Medal of Honor: Airborne

Moby ID: 30102
Windows Specs

Description official descriptions

Boyd Travers is part of the 82d Airborne Division. As a small part of a greater operation he needs to complete several missions in Italy, France, the Netherlands and Germany. He fights alongside AI colleagues in order to free Europe.

All missions begin with a jump out of an airplane after a short briefing and the chance for you to change your initial weapon loadout. The parachute-jump allows you a little freedom in the selection of your starting point. There's also always a certain area, where you get a bonus if you successfully land there. During these missions anti-aircraft weapons need to be blown up, fellow soldiers have to be rescued and enemy tanks need to be taking out using bazookas. In order to give you more choices in your loadout, you are not only given access to enemy weapons but you can also benefit from the upgrades you have gained. You get an upgrade when you are performing extraordinary feats of valour and marksmanship. This means for example that you earn an upgrade when you kill three enemies in a short order. These upgrades include a bigger magazine for the German K98 or a handle for the Thompson machine gun to make it more accurate.

Also notable is the health-system. Boyd has four beads of health. If an enemy hits you but doesn't empty a whole bead, your health will regenerate until the bead is full again. If you loose a bead, you need to pick up a health pack in order to regain it.

Alongside the single-player campaign there are also three multiplayer-modes called Team Deathmatch, Team Deathmatch Airborne and Objective for up to 12 players available which all feature the teams Axis against Allied. While Team Deathmatch is pretty standard, Team Deathmatch Airborne features a new twist. In this mode the Allied jump from an airdrop onto the map while the Axis begin on the ground. In objective the goal is to capture all three flags on the map.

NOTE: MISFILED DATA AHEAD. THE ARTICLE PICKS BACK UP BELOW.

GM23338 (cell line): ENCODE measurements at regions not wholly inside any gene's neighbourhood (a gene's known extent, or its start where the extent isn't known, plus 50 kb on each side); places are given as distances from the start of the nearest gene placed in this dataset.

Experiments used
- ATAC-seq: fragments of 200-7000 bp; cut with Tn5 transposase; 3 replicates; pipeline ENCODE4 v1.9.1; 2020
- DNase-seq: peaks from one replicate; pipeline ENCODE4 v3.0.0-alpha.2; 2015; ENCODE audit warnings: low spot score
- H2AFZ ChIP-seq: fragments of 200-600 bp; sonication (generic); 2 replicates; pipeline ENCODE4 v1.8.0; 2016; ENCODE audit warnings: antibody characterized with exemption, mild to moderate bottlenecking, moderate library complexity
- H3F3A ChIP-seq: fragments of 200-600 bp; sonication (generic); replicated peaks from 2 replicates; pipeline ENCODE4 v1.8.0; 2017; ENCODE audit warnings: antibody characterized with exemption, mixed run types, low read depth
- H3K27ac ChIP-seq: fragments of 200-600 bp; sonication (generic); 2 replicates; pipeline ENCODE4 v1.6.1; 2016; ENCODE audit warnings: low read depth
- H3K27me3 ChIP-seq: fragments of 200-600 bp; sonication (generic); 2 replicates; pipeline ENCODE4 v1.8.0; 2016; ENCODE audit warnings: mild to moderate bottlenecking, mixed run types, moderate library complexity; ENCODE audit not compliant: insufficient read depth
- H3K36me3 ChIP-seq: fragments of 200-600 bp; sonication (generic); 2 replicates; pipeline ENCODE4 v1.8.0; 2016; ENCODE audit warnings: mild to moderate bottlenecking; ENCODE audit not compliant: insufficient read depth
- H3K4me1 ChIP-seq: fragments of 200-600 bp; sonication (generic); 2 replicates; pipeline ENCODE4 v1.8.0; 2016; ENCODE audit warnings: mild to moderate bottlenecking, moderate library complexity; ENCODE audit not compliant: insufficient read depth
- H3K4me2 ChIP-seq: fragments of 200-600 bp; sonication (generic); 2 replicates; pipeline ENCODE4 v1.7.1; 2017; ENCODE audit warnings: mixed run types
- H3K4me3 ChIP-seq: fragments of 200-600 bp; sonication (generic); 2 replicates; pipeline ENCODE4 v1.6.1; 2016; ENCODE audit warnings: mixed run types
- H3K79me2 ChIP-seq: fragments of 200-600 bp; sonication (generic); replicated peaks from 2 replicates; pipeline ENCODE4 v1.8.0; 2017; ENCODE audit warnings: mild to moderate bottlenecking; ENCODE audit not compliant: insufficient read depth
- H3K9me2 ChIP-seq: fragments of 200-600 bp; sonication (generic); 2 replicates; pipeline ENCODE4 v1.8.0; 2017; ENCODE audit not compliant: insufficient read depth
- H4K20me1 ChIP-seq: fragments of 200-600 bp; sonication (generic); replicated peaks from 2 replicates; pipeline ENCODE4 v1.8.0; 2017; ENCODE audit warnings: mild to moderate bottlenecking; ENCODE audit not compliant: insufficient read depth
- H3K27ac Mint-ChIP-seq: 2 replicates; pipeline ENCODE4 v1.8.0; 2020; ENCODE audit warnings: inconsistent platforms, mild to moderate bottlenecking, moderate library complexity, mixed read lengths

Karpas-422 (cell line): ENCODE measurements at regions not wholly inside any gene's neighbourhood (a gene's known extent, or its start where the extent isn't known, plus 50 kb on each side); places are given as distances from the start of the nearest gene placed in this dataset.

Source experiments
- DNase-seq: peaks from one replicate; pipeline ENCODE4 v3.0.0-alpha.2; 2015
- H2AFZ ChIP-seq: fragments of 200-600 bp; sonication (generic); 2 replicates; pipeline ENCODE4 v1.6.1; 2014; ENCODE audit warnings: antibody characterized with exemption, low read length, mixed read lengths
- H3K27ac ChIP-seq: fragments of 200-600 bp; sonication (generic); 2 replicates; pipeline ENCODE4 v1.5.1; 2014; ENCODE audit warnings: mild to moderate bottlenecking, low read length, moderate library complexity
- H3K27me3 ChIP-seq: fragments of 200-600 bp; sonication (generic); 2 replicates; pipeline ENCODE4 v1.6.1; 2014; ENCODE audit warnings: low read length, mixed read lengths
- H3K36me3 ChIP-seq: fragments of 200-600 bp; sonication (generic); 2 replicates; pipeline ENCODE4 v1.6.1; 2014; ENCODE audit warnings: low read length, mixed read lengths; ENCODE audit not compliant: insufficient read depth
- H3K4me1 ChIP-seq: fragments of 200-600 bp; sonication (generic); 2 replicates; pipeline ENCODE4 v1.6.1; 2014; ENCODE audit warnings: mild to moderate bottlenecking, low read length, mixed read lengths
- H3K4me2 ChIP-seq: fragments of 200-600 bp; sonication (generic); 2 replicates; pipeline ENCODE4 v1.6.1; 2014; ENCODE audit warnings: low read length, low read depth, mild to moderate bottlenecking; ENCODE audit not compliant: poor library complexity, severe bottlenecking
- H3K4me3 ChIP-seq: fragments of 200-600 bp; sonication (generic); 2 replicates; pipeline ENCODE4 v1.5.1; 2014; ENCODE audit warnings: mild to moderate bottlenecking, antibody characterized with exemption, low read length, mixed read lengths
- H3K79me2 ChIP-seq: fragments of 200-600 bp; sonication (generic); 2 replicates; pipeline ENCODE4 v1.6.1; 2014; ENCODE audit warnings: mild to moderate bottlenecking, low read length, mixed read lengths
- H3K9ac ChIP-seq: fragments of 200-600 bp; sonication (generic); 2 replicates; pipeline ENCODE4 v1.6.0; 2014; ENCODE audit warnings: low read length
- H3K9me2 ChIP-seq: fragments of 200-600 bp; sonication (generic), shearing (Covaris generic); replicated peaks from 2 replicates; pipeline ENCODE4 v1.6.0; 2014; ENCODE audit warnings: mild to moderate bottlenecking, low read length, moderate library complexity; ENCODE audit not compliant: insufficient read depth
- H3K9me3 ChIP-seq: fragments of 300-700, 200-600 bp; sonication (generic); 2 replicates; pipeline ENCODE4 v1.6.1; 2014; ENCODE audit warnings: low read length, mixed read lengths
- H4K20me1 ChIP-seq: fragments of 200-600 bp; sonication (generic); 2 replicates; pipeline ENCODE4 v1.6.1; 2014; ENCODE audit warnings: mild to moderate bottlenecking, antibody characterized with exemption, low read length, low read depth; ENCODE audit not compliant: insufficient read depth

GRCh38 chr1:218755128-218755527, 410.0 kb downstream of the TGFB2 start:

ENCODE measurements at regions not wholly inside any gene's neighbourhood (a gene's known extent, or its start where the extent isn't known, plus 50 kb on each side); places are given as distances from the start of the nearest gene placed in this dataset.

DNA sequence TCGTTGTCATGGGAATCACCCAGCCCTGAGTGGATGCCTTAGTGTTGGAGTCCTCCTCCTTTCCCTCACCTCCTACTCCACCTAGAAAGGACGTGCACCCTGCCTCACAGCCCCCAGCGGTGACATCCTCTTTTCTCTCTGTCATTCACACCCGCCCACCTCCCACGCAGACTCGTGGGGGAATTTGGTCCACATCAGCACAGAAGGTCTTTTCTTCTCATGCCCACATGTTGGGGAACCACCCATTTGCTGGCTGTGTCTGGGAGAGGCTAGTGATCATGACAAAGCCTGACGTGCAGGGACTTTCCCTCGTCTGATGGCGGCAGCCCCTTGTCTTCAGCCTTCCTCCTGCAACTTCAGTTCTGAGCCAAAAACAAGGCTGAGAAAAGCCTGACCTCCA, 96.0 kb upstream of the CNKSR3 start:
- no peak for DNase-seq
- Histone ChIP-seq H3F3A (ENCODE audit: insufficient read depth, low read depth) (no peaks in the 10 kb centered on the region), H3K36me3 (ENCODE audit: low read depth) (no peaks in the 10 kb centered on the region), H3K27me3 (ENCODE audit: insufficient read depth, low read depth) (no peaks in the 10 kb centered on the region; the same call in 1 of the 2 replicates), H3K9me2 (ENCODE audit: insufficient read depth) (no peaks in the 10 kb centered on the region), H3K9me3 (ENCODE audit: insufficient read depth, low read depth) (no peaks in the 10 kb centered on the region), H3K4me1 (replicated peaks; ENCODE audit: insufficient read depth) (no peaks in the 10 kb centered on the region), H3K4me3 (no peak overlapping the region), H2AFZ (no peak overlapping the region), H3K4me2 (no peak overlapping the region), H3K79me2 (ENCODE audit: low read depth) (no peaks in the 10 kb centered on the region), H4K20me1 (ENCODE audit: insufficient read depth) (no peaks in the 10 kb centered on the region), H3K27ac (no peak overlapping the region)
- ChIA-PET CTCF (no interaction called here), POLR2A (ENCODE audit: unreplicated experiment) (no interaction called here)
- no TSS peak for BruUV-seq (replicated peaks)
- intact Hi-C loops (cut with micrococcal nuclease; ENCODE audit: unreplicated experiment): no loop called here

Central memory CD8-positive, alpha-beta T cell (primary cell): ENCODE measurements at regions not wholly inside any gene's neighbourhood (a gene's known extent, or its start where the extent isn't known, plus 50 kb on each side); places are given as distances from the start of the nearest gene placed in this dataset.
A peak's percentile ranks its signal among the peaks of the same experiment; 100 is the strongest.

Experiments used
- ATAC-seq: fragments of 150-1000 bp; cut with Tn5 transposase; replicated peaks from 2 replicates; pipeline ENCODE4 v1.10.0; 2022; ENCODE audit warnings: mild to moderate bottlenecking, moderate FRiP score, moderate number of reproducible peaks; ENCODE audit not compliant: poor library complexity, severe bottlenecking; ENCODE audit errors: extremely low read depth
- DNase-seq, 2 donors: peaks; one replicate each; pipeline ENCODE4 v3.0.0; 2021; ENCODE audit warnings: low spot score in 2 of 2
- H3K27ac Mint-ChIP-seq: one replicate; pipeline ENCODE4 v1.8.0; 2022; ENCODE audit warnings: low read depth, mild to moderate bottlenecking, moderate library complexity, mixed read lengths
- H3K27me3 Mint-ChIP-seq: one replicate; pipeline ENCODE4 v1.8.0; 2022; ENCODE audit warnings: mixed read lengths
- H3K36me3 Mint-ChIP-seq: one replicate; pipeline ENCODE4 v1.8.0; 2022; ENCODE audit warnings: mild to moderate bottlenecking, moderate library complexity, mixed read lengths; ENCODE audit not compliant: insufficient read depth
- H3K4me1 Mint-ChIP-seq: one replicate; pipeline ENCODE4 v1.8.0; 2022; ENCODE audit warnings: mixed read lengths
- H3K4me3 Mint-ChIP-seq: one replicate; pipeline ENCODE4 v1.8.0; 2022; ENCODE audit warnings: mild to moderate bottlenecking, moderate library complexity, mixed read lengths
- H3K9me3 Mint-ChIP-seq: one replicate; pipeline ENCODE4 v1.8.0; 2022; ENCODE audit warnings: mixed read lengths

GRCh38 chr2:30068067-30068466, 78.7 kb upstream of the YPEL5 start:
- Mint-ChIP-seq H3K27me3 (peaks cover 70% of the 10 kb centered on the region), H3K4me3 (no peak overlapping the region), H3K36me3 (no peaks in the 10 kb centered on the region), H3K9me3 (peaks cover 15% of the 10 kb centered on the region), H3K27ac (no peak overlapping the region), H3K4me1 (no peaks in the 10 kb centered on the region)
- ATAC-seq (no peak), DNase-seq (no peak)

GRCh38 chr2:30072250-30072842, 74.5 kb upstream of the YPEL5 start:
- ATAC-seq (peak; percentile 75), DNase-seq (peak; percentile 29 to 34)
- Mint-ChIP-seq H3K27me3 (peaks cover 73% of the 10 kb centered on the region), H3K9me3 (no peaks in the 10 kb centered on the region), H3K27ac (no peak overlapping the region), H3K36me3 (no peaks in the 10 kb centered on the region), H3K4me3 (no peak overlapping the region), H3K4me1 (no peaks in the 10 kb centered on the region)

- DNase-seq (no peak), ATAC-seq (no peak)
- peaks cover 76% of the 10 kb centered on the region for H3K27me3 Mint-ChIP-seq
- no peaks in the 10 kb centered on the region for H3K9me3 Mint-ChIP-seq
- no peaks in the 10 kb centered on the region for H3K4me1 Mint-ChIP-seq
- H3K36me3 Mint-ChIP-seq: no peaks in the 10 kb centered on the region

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Average score: 75% (based on 66 ratings)


Average score: 3.1 out of 5 (based on 57 ratings with 3 reviews)

It’s not fun to shoot Nazis anymore.

The Good
However, I should confess that for me the last time it was fun, was in Wolf 3D, back in 1993. Since those times the number of quasi-realistic WWII shooters grew in exponential proportion. Each one bringing new meaning to the words: cliché, copy/paste and ultimate boredom.

So, where does the new Electronic Arts offering in the long-run Medal Of Honor series fit in? Prior to its release in September, 2007, it was marketed as the title which will reboot the series by pumping into its heart fresh ideas and unusual approach. The core feature of the upcoming title was stated to be the non-linear level design.

That was a good move. Since the biggest criticism MoH series received in press, it’s that the whole experience was completely linear with player not being allowed to move a step to the left or right. Only forward, killing hordes Nazis conjuring out of thin air by smart triggers.

This time it’s different. Being an airborne trooper, player is free to overview the whole level and choose an appropriate landing site. That should have left every part of the map open for the initial starting point. The possibilities that became open for the player are mind-boggling. How about dropping in the heart of the enemy, quickly ducking behind the nearby crate and methodically assaulting a dozen of enemies in 10 meters before you? Or landing on the building roof with a sniper rifle? Or setting foot on the water tower? Or flying in the window? Or, maybe…

Well, the fact is that the system works. Not in the way you’re expected, though. There are stills areas that are off limits for you when you’re guiding your parachute down. And given a short drop (40 seconds) and a horrible control scheme it really doesn’t matter that much when you’ve landed.

The gameplay of the game, however, remained unchanged. That will of course please some people, who are looking for an evening of relaxation, shooting Germans and Italians wearing Nazi uniform and feel good about it. I admit that I also had a bit of that guilty pleasure while playing MoH series and its twin brothers, members of Call Of Duty series. The soothing quality of Nazi soldaten jerking in pain after your astounding shot always was the key reason for the high demand on WWII themed games. People fear, people buy. I too fear Nazis, I am happy that I wasn’t alive in 1942 during the Nazi’s occupation of my hometown. And I am glad that now, each year, I have the opportunity to shoot the bastards to hell in the complete safety of my computer room.

Unfortunately, Electronic Arts Los Angeles (the developer of MoH:A) hardly has anything to do with helping me with my psychological problems.